Who doesn’t dream of wearing an Armani suit, a Dior dress, or a Chanel fragrance, right? Well, you might want to reconsider your shopping wants if you want to buy ethical-only. In this case, you’ll find yourself in a pickle.
The thing is, few luxury brands make good on their promises to make every part of the design and manufacturing process ethical. Most just make promises instead of actually implementing sustainable production and shipping, lowering carbon footprint, treating animals humanely, providing decent working conditions, and more.
Snooping around online to find out which brands are ethical in action will have you utter, “I wish I had someone write my term paper on WritePaper.com before I started searching!” That’s because most companies, luxury or fast-fashion ones, don’t mind greenwashing.
So, which luxury brands can you trust when they say they’ve gone ethical? Here are seven of them that will help you remain in style – all without compromising on your values.
This Spanish-slash-French haute-couture brand not only has a target for reducing greenhouse emissions. (Many other luxury brands do.) Balenciaga is actually on track towards its target! Apart from that, the brand follows an on-point policy to fight deforestation in its supply chain.
But no one is perfect – not even Balenciaga. Labor conditions and animal welfare are two points where Balenciaga still lags behind.
It’s not clear whether all of the workers that make Balenciaga’s products earn a living wage, for one. Plus, the company continues to use leather and fur. That said, Balenciaga does its due diligence in tracking its supply chain. And it’s stopped using exotic animal skins and fur in its products.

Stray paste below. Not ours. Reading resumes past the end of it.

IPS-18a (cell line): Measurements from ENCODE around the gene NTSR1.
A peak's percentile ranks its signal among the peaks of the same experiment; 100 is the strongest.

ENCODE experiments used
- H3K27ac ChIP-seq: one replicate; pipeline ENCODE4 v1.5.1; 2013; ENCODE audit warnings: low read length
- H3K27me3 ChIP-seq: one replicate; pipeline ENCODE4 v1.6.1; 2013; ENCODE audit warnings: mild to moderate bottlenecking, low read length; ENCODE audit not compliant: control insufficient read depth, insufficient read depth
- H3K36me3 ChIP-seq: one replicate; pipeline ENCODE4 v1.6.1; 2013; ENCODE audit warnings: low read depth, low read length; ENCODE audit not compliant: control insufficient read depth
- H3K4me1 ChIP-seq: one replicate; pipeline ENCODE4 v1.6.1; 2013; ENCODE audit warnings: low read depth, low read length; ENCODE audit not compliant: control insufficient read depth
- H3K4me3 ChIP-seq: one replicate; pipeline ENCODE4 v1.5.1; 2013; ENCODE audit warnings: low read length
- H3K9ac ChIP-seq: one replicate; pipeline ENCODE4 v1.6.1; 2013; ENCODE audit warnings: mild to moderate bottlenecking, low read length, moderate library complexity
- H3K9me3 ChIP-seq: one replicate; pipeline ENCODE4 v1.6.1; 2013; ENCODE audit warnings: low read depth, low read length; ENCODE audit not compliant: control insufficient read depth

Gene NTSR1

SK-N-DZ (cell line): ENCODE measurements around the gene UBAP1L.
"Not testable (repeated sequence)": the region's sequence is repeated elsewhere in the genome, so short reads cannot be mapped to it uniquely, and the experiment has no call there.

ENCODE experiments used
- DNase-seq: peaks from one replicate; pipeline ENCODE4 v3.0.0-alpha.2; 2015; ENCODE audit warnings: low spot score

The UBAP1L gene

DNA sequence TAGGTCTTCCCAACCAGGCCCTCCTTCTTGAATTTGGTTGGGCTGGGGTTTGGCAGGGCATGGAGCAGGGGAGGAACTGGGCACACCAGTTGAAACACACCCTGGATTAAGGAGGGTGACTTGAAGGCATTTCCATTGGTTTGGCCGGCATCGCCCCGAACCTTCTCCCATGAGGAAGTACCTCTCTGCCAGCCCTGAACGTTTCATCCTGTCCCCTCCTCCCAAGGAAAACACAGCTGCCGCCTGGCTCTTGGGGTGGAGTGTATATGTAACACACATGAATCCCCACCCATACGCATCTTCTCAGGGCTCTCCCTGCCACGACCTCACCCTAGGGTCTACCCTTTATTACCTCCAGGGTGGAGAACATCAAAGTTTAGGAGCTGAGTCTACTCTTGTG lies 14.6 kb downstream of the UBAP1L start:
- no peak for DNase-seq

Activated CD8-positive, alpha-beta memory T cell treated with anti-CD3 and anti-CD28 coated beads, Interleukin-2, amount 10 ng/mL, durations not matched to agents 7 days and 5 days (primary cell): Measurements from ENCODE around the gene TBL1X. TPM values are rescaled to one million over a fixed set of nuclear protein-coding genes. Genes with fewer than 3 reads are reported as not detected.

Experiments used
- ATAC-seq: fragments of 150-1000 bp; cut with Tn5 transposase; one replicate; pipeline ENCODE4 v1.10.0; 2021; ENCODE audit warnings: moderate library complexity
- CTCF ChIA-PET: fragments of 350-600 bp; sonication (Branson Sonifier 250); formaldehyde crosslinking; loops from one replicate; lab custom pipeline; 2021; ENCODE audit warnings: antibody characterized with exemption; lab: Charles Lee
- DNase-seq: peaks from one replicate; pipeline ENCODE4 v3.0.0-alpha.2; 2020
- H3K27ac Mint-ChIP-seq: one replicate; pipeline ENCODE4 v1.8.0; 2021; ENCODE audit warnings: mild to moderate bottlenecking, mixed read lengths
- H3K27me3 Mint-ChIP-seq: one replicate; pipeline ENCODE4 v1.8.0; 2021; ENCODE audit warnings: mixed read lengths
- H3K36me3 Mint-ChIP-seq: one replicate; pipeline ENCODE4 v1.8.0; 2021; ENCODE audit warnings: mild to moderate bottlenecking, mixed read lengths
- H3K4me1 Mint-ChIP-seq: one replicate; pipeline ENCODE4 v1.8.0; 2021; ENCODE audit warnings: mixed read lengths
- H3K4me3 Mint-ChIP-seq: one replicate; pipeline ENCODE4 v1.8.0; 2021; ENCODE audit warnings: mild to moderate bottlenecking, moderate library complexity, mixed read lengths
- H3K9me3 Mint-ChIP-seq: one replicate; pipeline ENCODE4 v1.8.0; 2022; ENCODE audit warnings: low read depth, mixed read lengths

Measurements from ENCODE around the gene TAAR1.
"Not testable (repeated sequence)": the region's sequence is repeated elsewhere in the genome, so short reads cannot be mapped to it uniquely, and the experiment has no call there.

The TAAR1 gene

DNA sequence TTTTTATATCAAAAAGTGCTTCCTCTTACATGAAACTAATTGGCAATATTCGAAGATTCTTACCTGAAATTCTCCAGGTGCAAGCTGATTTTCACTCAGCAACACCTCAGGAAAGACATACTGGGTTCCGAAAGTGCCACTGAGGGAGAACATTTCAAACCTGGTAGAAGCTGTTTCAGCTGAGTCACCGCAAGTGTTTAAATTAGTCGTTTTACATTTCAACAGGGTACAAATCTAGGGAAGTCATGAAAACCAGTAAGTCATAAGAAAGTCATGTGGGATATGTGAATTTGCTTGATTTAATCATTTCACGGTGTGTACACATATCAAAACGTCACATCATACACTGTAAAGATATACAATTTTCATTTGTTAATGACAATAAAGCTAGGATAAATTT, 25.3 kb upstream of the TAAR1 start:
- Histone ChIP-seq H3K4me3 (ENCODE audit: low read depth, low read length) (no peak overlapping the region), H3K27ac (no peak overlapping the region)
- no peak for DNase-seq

This British apparel designer pledged to turn her brand into a sustainable one two decades ago – and she’s been doing one hell of a job ever since. As you can see, that wasn’t an empty pledge. Otherwise, Stella McCartney wouldn’t be on this list.
First, let’s talk about the environment. Stella McCartney uses recycled polyester, regenerated cashmere, and organic cotton in its items. Plus, the company is transparent about its greenhouse emissions and is working towards reducing waste across the board.
This makes going for Stella McCartney a good choice if you’re looking to reduce the carbon footprint of your shopping. But that’s not all: the brand doesn’t use leather, fur, animal skins, or angora in its items.
The only downside is that the company isn’t 100% transparent about its workers’ conditions. So, it’s impossible to know whether its Code of Conduct is applied in reality.
High-end jewelry production isn’t without its problems. Too many brands find it perfectly fine to source gold from mines that use and emit toxic mercury and cyanide into the ecosystem. That’s not to mention the often unfair treatment of miners and unsafe working conditions.
FUTURA Jewelry is conscious of all those issues. That’s why it sources its gold exclusively from certified Fairmined Ecological mines.
So, no mercury, cyanide, or other toxic chemicals pollute the environment to bring you a new FUTURA accessory. Instead, these chemicals are captured, treated, and disposed of correctly.
This label also means fair worker treatment and safe conditions. What’s more, FUTURA Jewelry tracks its supply chain and makes sure workers are paid fairly throughout it.
RVDK Ronald van der Kemp
Created by eco-conscious Dutch fashion designer Ronald van der Kemp, RVDK aims to prove one thing. Haute couture can also be ethical.
The brand’s primary focus is sustainability. That’s why more than half of all materials used in production come from recycling, including wool and leather. Water and chemical use is kept to a minimum.
RVDK also pledged to do no harm to animals, and it makes good on that promise. The brand doesn’t use fur, leather, angora, or exotic animal skins.